Since then, the Public Health Department has continued collaborations with advocacy groups to target ZIP codes with a low vaccine equity metric on a scale of 1 to 4. Areas that ranked lower on the scale are determined to be less healthy based on social determinants such as neighborhood environment, access to health care and income levels.
Those involved in outreach have seen recent success, however slow. In the first week of September, the county's lowest-equity ZIP codes in Santa Maria, Guadalupe, Lompoc and Cuyama saw the greatest increases in vaccination rates anywhere in the county, ranging from 0.7% to 1.2%.
The slight uptick could mean fewer patients for local health-care workers who are feeling the emotional toll of increased hospitalizations, rapidly filling ICUs and deaths resulting from a vaccine-preventable disease.
"It’s not sustainable for nurses, not just professionally, but physically and emotionally. You go home to your own family, and you're trying to meet their needs but you feel so drained," said registered nurse Dana List. "I’ve been a nurse for 20 years, mostly in the ICU, and I've never seen so many patients go so quickly."
Turning the dial
While it's unclear what the future will bring in terms of COVID-19 cases, Do-Reynoso and local advocates are certain about the need for continued collaboration in terms of COVID-19 response and addressing other health disparities that preceded the pandemic.
One of the great successes during the course of the pandemic in Santa Barbara County has been the newfound collaboration with trusted community groups embedded in Santa Maria's immigrant and Hispanic communities such as MICOP, Central Coast Alliance United for a Sustainable Economy, and Lideres Campesinas.
"That was huge, a huge huge part of successes in general, the willingness of the Public Health Department, how approachable they were," said Ana Huynh, director of Mixteco Indigena Community Organizing Project’s Santa Maria office.
While the task force was preparing to disband in early July, low case rates climbed from the single digits to double digits and then to well over 100, so they remobilized.
“We were all premature in thinking the pandemic was winding down, at least in our county,” Do-Reynoso said. “We had demobilized our big response efforts and … bam, delta happened, and we quickly had to gear up.”
While navigating the new challenges of the delta-driven surge, the Public Health Department is working on a health equity work plan with strategic steps for addressing health inequities throughout the county, developed by recently appointed Health Equity Officer Tim Watts.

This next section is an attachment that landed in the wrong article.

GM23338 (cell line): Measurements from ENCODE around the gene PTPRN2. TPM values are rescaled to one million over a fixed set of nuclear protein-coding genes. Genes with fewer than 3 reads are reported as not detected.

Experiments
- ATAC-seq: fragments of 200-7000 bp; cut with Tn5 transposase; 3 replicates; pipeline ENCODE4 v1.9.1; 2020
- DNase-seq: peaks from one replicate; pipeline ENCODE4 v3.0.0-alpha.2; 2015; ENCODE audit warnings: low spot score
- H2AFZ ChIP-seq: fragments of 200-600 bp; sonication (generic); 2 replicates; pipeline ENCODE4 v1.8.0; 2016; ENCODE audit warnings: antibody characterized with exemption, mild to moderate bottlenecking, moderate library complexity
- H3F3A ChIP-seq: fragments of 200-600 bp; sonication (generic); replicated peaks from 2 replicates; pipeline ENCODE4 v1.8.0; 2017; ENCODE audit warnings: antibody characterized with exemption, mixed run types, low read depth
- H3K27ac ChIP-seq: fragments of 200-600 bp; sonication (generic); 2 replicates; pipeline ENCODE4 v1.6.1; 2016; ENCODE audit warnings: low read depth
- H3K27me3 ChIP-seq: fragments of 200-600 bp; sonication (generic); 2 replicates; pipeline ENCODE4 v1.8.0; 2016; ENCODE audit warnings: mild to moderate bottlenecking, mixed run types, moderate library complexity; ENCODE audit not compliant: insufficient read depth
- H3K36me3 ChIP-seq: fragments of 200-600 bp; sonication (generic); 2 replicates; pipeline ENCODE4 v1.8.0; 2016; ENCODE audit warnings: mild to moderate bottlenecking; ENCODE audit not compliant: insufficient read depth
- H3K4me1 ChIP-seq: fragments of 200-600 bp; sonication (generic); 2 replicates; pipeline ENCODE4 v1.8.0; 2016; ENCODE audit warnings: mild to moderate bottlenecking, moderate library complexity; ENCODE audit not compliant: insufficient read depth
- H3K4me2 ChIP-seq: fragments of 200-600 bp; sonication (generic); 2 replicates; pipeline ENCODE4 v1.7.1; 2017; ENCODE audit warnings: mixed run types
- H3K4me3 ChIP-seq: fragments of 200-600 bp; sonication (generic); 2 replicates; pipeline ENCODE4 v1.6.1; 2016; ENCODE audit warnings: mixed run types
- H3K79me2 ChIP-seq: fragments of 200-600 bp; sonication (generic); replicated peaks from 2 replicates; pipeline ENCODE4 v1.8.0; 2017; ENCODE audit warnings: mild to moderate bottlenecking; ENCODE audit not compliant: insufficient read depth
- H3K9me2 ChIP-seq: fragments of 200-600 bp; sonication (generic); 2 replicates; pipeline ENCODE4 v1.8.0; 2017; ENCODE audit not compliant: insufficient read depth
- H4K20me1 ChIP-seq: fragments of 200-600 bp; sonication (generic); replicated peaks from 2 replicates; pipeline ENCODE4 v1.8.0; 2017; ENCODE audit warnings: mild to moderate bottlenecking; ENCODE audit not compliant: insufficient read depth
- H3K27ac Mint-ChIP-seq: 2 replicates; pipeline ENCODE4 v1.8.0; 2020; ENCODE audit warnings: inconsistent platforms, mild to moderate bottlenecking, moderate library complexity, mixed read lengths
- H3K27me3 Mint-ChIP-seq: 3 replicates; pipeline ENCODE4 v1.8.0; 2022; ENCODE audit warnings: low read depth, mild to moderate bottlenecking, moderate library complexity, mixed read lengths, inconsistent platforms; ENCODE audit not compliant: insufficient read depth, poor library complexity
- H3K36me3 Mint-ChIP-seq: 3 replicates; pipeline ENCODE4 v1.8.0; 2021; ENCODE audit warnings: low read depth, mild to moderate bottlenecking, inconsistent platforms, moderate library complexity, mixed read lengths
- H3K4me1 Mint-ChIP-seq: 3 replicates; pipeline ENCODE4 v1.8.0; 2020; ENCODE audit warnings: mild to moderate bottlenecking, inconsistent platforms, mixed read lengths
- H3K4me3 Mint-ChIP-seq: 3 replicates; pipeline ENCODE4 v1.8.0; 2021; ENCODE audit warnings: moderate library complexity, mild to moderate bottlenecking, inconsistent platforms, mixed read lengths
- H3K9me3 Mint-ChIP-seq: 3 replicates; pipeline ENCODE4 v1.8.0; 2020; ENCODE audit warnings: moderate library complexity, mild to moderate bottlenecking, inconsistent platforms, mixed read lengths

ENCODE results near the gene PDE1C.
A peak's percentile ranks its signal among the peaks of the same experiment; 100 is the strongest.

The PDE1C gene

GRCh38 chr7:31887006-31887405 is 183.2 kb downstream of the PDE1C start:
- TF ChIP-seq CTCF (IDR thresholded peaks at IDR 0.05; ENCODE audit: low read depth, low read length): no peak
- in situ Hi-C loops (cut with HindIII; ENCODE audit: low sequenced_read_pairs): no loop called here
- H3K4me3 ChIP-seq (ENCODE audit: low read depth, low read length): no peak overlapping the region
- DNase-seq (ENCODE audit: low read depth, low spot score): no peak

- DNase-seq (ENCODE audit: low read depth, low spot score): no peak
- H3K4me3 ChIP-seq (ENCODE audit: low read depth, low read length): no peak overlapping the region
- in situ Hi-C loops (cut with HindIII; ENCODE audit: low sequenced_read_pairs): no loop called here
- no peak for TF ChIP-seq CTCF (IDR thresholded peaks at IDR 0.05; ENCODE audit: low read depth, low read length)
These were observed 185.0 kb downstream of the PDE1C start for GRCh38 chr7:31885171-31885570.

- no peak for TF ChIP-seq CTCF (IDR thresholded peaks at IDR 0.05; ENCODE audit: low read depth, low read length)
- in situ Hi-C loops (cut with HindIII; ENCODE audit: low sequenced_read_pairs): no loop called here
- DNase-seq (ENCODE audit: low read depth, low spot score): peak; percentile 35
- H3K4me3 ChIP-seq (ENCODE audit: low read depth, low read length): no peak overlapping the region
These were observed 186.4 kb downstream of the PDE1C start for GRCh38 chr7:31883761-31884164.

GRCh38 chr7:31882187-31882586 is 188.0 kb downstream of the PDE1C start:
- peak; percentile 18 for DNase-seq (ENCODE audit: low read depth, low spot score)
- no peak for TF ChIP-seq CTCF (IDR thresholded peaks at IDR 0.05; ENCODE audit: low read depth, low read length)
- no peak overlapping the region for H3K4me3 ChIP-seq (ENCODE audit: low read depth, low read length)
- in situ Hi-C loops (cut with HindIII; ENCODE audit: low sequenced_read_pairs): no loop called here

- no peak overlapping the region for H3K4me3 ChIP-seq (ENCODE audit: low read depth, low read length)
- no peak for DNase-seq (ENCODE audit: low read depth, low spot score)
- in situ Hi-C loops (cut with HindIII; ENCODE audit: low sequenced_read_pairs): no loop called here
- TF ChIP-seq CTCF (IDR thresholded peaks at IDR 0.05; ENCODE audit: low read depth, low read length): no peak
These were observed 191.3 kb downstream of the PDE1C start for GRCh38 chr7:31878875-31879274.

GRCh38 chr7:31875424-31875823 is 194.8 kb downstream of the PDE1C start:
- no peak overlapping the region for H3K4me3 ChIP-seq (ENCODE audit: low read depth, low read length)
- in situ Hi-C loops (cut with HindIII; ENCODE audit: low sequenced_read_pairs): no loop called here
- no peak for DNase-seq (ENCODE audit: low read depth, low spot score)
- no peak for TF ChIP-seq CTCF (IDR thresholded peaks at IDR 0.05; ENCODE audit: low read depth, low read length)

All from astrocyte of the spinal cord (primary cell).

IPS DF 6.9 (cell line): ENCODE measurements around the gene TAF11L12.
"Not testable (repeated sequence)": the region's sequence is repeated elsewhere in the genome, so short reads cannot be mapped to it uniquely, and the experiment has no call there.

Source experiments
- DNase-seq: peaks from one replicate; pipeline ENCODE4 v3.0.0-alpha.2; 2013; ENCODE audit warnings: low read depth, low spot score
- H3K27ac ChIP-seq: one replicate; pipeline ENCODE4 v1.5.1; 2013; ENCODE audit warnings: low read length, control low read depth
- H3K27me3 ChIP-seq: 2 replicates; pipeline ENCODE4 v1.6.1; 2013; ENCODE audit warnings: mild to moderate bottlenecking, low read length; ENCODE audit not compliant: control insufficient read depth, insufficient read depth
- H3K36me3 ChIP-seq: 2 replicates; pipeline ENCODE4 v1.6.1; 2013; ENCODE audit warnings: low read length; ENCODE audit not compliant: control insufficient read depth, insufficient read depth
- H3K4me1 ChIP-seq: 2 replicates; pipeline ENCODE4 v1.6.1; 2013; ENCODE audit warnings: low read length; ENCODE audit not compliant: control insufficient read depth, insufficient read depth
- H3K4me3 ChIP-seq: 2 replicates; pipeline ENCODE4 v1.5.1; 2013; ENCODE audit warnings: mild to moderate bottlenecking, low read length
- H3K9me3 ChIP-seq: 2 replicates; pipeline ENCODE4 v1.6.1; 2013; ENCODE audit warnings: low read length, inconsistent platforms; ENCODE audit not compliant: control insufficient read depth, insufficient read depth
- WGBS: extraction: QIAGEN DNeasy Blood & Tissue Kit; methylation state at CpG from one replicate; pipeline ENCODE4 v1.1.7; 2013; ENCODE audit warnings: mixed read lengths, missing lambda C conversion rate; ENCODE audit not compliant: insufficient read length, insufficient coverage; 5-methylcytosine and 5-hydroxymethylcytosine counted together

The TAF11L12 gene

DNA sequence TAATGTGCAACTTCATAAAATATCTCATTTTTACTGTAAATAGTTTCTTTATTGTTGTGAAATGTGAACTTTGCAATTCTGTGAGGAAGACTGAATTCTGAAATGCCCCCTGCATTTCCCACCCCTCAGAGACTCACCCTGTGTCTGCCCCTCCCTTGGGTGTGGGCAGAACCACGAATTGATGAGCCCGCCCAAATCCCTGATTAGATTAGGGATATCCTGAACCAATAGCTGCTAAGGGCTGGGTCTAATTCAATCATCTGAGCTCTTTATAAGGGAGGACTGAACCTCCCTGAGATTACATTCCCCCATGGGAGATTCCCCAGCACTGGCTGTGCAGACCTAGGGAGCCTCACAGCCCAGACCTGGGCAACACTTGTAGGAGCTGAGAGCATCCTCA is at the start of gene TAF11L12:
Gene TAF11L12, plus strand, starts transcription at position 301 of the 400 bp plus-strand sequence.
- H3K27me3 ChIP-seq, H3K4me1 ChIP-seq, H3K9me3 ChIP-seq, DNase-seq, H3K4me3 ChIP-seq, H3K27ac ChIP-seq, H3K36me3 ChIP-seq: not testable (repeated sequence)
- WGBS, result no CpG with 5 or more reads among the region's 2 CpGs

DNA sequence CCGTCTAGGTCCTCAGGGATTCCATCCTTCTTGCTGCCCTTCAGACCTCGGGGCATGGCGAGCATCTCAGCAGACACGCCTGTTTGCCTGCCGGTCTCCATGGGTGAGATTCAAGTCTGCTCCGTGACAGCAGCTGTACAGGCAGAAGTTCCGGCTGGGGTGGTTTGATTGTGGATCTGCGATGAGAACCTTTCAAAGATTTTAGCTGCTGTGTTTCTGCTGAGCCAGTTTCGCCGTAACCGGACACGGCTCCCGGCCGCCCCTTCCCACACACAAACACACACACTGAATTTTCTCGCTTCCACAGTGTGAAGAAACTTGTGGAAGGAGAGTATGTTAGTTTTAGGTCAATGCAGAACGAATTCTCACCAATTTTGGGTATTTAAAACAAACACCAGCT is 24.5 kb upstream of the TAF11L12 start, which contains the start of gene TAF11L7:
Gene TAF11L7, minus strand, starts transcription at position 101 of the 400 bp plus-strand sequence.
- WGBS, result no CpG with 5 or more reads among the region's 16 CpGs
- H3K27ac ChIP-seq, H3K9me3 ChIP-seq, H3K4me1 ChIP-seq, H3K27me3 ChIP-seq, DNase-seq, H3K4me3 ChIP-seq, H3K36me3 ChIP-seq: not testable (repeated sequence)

Do-Reynoso has yet to announce the specific types of health inequities the plan will address outside of COVID-19, but said it should be ready at the end of the month and will increase accountability through regular reports to the Santa Barbara County Board of Supervisors, which has the ultimate say about how county funding is used.
For now, the main focus in Santa Maria will continue to be increasing vaccinations and finding ways to support community groups involved in health equity work, she said.
“We have the ingredients to turn the dial on health equity. It’s humbling, because I think this pandemic has shown us the gaps and the worries and the anxieties, and it’s humbling to know there are so many incredible partners waiting in the wings to help,” Do-Reynoso said.
At the MICOP office in Santa Maria, Huynh echoed the need to continue tackling pre-pandemic issues like housing shortages and disparities in health-care access.
"I wish we could just focus on COVID stuff, but we can't not talk about housing stuff that's related to that. We can’t not talk about health access when a woman is pregnant and expecting a baby in the middle of a pandemic," Huynh said.
In Santa Maria specifically, city spokesman Mark van de Kamp said the city's Special Projects Division, which manages Community Development Block Grant monies and other funds, is working on providing key documents and information in Spanish as well as increasing cultural competency.
"The division also does its best to participate in cultural and ethnic training, most recently attending a virtual training on Mixteco Cultural Competency which was organized by Fighting Back Santa Maria," he said.
Looking back now, City Councilwoman Gloria Soto said it was the focus on safety nets that was missing during the pandemic; residents were unsure whether they would be evicted, and whether they would be fired or lose income if they were to contract COVID-19 and have to take time off.
Over a year and a half since the pandemic began, undocumented residents continue to be ineligible for the majority of financial aid offered by the state and federal governments.
"If we had said, 'stay home for two weeks and we guarantee you two weeks pay,' if there were ways for people to access that, I'm sure that more people would have done that," Soto said. "Again, I think it just comes down to the policies not being in place."
[This article was originally published by Santa Maria Times.]